Sunday, December 18, 2005

A few thoughts on tonight's Presidential Address

  • Extremely perceptive remark right near the start of the address, noting a clear dividing line of thought (a "line" that more closely resembles the Great Wall of China) on the causes of terrorism--provoked, or non-provoked? If we just left these people alone, they wouldn't attack us anymore, right? (Left unsaid by the Ward Churchills of the world is that the only way to leave them alone to their satisfaction would be to obliterate the world's telecommunications networks, dismantle all the international corporations, and plunge the globe back into the 19th century, never again to return.)
  • The Iraqi constitution, as I understand matters, numbers among its major faults the fact that, much like the original American constitution, it doesn't say anything about secession--leaving open the possiblity of the Kurds trying to follow the lead of the Confederate States of America and carve a Kurdistan out of Iraq's territory. President Bush understandably didn't say anything about those (and other) problems, given the optimistic tone he was aiming for, but the Americans in Iraq had better get on them, and fast.
  • When you look at the whole, there was really nothing new in anything Bush said tonight. You don't even have to go to the blogosphere to see the arguments--they've all been hashed out ad nauseum in the mainstream media. No one who had a position before the speech is going to be moved to change their position one whit.
All Bush is doing is spinning his wheels. He played his cards months ago, and is now simply waiting for improvements in the situation in Iraq to bail him out.

That can't make anyone in the GOP the least bit comfortable.

Saturday, December 17, 2005

Reductio ad absurdum

A couple days late, but still worth posting anyway:

In Protest, Brazil Mayor Outlaws Death

Whatever you might think of the environmental issues involved, you have to admire the sheer gall of this.

Tuesday, December 13, 2005

Oh, the irony...

The New York Times weighs in with a predictable editorial on global warming, castigating America for refusing to join an effort that's doomed to fail (thanks to the nonparticipation of, among others, China and India).

Consider this excellent point from the editorial:

"To believe that companies will spend heavily to reduce emissions while their competitors are not doing the same is to believe in the tooth fairy."

Completely, absolutely, 100% true.

So why in the world does the New York Times expect the United States of America to do just that, while our competitors (in this case, China and India) sit on their hands?

Monday, December 12, 2005

*Which* Chronicle of Narnia?

To the surprise of few, the debate has fired up over the new movie release of The Lion, the Witch and the Wardrobe. How Christian should it be? How Christian should it not be? How Christian did CS Lewis intend it to be?

If you ask me, they're all barking up the wrong tree.

Speaking as a fan of the books (who will hopefully see the movie in a few days) I anticipate no problems with the movie adaptation, or with the adaptations of most of the following books.

It's the prospect that Disney will go all the way and eventually make a movie out of the last book in the series--The Last Battle--that fills me with dread.

You can make a case that the other books were simple fantasy adventures--fantasies with covert Christian themes, to be sure, but fantasies nonetheless.

But if you believe that the end of The Last Battle was anything other than a blatant allegorization between the Narnia series and Christianity, I've got a bridge in Brooklyn you might be interested in.

I don't even want to *think* about what Disney might do with that sequence.

Tuesday, December 06, 2005

Cultural Sensitivity vs. Cultural Plagiarism

I'd done my level best to ignore this year's "Keep Christ in Christmas" vs. "Keep Christmas out of Christmas" debate, mainly because I think that both sides have some serious problems in their argument. And I'd probably have gone right on ignoring it if I hadn't run across an editorial in Sunday's New York Times that essentially called the angry Christians hypocrites.

This editorial's rationale:

  • Early American Christians, being mostly Puritans, did not approve of celebrating Christmas.
  • Later American Christians did not approve of the commercial aspects of celebrating Christmas.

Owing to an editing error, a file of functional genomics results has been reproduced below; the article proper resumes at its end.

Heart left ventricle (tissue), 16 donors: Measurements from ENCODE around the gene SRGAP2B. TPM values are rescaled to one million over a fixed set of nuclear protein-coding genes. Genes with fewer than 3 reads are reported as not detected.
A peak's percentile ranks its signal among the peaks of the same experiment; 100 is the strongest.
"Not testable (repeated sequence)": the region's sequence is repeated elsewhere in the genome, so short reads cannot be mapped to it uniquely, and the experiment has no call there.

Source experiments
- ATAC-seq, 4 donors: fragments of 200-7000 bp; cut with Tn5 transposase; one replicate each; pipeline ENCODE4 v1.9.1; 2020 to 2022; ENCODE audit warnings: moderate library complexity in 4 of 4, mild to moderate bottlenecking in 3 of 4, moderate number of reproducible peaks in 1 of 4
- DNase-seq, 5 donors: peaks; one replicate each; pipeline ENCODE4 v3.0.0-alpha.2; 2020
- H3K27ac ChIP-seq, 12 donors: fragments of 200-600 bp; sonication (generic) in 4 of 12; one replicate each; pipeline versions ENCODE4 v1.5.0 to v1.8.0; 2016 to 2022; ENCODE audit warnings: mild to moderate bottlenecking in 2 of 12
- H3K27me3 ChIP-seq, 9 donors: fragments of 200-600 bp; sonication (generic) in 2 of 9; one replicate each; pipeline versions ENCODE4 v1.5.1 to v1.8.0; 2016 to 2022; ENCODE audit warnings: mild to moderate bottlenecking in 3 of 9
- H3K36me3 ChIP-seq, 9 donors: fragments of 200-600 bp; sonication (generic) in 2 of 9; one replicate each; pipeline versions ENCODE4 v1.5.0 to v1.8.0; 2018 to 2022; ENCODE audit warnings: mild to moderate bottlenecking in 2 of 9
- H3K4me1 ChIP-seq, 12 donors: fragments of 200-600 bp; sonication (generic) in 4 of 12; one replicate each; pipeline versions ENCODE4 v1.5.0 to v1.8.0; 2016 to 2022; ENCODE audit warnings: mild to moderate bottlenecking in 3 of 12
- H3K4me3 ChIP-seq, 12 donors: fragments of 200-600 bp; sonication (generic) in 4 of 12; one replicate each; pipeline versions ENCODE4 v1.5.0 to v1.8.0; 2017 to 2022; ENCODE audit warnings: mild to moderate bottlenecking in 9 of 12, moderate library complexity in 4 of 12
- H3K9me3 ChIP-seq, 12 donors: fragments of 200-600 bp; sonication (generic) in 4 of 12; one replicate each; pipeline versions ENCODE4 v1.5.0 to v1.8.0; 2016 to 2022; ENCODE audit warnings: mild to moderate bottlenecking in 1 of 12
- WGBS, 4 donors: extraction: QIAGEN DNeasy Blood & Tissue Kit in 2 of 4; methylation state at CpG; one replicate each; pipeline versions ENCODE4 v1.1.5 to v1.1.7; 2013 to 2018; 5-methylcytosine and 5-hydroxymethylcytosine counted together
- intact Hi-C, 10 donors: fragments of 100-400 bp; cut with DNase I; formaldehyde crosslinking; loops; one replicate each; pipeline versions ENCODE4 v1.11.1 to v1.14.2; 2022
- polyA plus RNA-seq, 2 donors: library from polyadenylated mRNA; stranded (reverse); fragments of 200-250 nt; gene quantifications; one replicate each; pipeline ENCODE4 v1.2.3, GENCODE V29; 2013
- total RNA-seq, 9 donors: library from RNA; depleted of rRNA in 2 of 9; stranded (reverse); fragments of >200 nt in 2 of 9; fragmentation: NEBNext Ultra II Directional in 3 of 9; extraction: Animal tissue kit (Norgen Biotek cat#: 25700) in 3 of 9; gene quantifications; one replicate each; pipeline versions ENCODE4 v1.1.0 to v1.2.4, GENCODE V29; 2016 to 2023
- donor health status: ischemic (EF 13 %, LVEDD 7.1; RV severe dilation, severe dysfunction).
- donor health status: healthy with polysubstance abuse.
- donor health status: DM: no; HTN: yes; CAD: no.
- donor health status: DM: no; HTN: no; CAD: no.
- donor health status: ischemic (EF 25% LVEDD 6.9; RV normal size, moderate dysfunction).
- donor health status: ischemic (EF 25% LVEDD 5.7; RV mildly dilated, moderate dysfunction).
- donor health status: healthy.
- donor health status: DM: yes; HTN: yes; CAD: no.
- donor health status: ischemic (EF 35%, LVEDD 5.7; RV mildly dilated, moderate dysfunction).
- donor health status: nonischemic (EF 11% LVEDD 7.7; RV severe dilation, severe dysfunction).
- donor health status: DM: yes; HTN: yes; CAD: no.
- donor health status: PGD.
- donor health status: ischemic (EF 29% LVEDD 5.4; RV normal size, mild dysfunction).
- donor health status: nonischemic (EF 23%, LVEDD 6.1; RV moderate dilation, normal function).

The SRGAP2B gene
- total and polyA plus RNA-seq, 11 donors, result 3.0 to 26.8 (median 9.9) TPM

• Non-Christians have (surprise) never approved of celebrating Christmas.
Therefore, Christians have no right to complain when secularists try to force Christmas out of the public celebration altogether.

Now, I've been thinking about this for a couple of days, and it seems to me we have a confusion between two very different aspects of the culture clash here.

Being a Christian, I naturally have no problem with being wished a "Merry Christmas." I also have no problem being wished "Happy Holidays"--or "Happy Hannukah," or "Happy Kwanzaa," or "Happy Winter Solstice" for that matter, because each is an expression of the speaker's own religious beliefs. "Happy Holidays" as a catch-all term only makes sense; in that, I agree.

The problem is when "Holiday" is used, not as an encompassing expression, but--as it often is--as a mere substitute for "Christmas," as for example in "holiday trees" and "holiday ornaments." Co-opting another culture's traditions for one's own is a time-honored practice--heck, that's how the Christmas tree came to be in the first place--but what is it being co-opted for?

Nothing! The "holiday" in question is Christmas; the only point is to get around admitting that--while leaving everything else as-is.

And that, frankly, is a practice I put in the same boat as "scholars" replacing "BC" and "AD" with "BCE" and "CE." Both are examples of trying to use practices and conventions designed by others (the Gregorian calendar, as the name might suggest, was a product of the Roman Catholic Church, and "Year 0" was a rough estimate of when Christ was born) without giving credit where credit is due, or at least altering it enough to make it uniquely one's own.

It is nothing more or less than plagiarism on a cultural scale, and its perpetrators should not be allowed to get away with it.

Monday, November 28, 2005

This is a contrast?

The opening two paragraphs of a story on the Iraq War in today's New York Times:

"In public, President Bush has firmly dismissed the mounting calls to set a deadline to begin a withdrawal from Iraq, declaring eight days ago that there was only one test for when the time is right. 'When our commanders on the ground tell me that Iraqi forces can defend their freedom,' he told American forces at Osan Air Base in South Korea, 'our troops will come home with the honor they have earned.'

"But in private conversations, American officials are beginning to acknowledge that a judgment about when withdrawals can begin is driven by two political calendars - one in Iraq and one here - as much as by those military assessments. The final decision, they said, could well hinge on whether the new Iraqi government, scheduled to be elected in less than three weeks, issues its own call for an American withdrawal. Last week, for the first time, Iraq's political factions, represented by about 100 Sunni, Shiite and Kurdish leaders, collectively called for a timetable for withdrawal."